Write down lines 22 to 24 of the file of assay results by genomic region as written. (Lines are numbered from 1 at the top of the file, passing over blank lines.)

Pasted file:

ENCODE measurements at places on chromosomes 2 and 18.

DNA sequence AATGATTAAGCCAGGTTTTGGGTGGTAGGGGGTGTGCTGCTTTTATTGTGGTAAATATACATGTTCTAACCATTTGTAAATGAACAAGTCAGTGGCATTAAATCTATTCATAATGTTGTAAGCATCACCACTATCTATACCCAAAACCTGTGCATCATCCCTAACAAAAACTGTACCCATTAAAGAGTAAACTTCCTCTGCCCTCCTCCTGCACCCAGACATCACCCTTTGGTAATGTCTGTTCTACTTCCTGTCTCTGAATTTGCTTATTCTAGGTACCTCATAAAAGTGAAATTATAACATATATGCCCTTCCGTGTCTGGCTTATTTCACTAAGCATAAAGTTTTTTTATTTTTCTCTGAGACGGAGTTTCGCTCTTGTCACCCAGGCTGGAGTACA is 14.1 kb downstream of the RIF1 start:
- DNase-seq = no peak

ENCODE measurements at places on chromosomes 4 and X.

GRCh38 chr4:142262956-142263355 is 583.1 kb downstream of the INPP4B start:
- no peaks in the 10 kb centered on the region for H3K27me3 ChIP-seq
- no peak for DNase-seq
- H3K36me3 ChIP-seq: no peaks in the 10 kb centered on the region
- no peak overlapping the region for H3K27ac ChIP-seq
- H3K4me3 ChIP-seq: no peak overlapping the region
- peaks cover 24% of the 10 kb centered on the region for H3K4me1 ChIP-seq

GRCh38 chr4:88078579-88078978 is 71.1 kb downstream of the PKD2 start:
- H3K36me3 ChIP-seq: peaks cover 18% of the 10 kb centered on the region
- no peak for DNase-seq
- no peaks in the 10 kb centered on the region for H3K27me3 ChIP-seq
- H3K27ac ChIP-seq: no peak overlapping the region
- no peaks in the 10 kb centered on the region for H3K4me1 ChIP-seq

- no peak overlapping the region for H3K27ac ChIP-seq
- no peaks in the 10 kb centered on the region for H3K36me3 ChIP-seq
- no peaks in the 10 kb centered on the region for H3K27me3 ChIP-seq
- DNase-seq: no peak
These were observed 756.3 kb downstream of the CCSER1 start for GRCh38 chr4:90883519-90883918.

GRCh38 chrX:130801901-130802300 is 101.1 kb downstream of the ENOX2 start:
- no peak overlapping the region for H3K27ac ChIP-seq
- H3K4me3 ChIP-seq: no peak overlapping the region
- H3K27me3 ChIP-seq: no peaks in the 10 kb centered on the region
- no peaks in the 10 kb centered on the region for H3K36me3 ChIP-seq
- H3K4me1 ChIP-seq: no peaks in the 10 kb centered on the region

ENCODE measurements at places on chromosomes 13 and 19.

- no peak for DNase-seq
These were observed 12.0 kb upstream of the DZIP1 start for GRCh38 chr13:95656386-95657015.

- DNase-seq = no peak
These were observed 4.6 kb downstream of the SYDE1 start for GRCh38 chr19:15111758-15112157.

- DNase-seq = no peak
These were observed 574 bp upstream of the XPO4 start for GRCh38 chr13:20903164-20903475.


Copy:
These were observed 756.3 kb downstream of the CCSER1 start for GRCh38 chr4:90883519-90883918.

GRCh38 chrX:130801901-130802300 is 101.1 kb downstream of the ENOX2 start:
- no peak overlapping the region for H3K27ac ChIP-seq